Sun, 17 Feb 2019 06:27:44 -0500
  • Sex abuse survivors say Vatican summit must deliver action

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    VATICAN CITY (AP) — Roman Catholics who were sexually abused by clergy are insisting that decisive actions to confront the decades-long problem of pedophile priests and church cover-ups must come out of an upcoming Vatican summit.

    Sun, 17 Feb 2019 13:28:52 -0500
  • NASA posts image of ghostly blue objects, deep in the cosmos

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    When a star is born, a chaotic light show ensues.  NASA's long-lived Hubble Space Telescope captured vivid bright clumps moving through the cosmos at some 1,000 light years from Earth. The space agency called these objects clear "smoking gun" evidence of a newly formed star — as new stars blast colossal amounts of energy-rich matter into space, known as plasma.  Seen as the vivid blue, ephemeral clumps in the top center of the new image below, these are telltale signs of an energy-rich gas, or plasma, colliding with a huge collection of dust and gas in deep space. As NASA says, these blue masses are transient creations in the cosmos, as "they disappear into nothingness within a few tens of thousands of years." Bright lights inside a nebula. Image: ESA/Hubble/NASA/K. Stapelfeldt These blue clumps are traveling at 150,000 mph toward the upper left direction (from our view, anyhow). In total, there are five of these ghostly clumps, hurtling through space.  SEE ALSO: Opportunity rover's last picture is as grim as it is dark NASA doesn't identify the new star itself, called SVS 13, perhaps because it's obscured by thick clouds of cosmic matter. This collection of dust and gas is part of a distant nebula, which are often the remnants of exploded stars swirling through the infinity of space. WATCH: Ever wonder how the universe might end?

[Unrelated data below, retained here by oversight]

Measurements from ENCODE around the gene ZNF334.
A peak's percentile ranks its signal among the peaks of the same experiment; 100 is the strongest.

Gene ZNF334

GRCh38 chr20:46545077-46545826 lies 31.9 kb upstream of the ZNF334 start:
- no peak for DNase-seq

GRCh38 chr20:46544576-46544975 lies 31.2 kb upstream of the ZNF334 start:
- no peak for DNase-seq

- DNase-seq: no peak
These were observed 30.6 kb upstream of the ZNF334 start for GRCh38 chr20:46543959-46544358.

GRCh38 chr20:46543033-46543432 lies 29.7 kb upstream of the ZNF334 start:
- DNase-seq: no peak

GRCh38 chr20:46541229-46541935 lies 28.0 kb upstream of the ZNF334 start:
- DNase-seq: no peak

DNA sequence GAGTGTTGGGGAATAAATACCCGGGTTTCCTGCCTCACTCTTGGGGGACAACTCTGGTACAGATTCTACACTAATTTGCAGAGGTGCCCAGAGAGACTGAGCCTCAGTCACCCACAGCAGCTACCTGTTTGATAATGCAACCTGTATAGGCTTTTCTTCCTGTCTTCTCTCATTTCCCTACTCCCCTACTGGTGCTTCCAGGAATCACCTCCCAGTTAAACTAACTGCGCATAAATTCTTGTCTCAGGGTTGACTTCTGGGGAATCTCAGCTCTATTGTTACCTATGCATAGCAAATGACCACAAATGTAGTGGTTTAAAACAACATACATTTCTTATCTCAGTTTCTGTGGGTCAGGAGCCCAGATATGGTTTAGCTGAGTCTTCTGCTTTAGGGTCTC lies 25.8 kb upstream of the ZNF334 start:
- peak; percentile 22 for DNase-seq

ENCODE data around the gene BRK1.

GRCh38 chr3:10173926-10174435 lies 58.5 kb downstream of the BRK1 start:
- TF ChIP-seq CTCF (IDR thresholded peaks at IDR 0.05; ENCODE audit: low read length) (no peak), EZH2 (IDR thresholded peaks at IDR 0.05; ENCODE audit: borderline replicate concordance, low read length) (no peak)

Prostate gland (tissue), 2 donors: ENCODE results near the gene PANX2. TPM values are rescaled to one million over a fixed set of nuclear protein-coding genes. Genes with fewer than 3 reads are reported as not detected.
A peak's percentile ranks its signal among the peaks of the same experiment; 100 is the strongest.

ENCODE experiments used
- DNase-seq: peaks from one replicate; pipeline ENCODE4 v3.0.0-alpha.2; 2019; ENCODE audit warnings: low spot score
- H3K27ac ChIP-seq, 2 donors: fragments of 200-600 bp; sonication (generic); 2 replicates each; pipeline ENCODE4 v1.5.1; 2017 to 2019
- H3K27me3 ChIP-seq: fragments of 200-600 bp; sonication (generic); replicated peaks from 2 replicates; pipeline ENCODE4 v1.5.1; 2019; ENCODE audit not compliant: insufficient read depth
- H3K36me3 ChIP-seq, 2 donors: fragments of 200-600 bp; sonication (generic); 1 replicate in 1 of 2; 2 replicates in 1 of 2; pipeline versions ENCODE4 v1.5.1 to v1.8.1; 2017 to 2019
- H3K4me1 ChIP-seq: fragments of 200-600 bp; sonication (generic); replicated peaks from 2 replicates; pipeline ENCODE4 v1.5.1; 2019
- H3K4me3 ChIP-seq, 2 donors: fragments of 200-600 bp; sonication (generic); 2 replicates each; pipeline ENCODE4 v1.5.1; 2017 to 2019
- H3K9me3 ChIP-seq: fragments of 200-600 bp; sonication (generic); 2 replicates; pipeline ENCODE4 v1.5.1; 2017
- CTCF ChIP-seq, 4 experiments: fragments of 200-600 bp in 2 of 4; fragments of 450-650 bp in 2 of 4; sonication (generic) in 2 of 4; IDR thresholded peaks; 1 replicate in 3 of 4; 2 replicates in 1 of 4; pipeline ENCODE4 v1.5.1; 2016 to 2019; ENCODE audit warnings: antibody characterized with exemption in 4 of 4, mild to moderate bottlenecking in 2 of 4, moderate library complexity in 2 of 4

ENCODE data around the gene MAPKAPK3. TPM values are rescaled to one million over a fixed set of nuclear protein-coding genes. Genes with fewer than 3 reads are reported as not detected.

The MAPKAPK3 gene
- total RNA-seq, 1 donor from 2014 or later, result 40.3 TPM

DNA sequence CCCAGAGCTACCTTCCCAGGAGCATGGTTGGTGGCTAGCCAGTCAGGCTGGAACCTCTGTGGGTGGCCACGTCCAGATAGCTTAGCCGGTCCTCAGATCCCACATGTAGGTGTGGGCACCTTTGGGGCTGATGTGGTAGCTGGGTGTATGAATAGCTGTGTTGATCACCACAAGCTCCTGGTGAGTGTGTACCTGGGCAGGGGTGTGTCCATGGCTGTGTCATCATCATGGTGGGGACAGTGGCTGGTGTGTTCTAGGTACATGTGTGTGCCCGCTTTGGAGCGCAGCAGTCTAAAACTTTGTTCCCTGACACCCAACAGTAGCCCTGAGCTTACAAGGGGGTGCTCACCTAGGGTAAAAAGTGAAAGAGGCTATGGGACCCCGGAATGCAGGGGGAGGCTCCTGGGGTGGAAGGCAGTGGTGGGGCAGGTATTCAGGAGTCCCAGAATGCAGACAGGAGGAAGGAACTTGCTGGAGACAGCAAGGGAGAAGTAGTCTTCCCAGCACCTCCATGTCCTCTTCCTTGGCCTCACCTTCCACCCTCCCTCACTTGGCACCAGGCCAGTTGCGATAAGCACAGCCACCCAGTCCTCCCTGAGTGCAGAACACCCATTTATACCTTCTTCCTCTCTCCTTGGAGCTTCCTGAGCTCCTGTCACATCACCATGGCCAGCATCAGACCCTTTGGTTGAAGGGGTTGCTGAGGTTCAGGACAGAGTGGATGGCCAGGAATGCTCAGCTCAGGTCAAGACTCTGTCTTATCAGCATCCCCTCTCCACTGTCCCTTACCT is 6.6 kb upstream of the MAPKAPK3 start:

Sun, 17 Feb 2019 11:19:53 -0500
  • Potential privacy lapse found in Americans' 2010 census data

    Golocal247.com news

    WASHINGTON (AP) — An internal team at the Census Bureau found that basic personal information collected from more than 100 million Americans during the 2010 head count could be reconstructed from obscured data, but with lots of mistakes, a top agency official disclosed Saturday.

    Sat, 16 Feb 2019 19:08:35 -0500
  • Donald Trump's emergency declaration is an attack on democracy

    Golocal247.com news

    Invoking a bogus emergency to build a wall Congress rejected will have long-term impacts on the rule of law.

    Sun, 17 Feb 2019 13:37:05 -0500
  • India, Pakistan 'spy' row heads for UN top court amid tensions

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    India will on Monday renew its bid to persuade international judges to take an alleged spy off death row in Pakistan, in a controversial court case as fresh bloodshed in Kashmir sends tensions between the neighbours soaring. Kulbhushan Sudhir Jadhav, a former Indian navy officer, was arrested in the restive southwestern Pakistani province of Baluchistan in March 2016 on charges of espionage and sentenced to death by a military court. India insists Jadhav was not a spy and that he was kidnapped in Pakistan.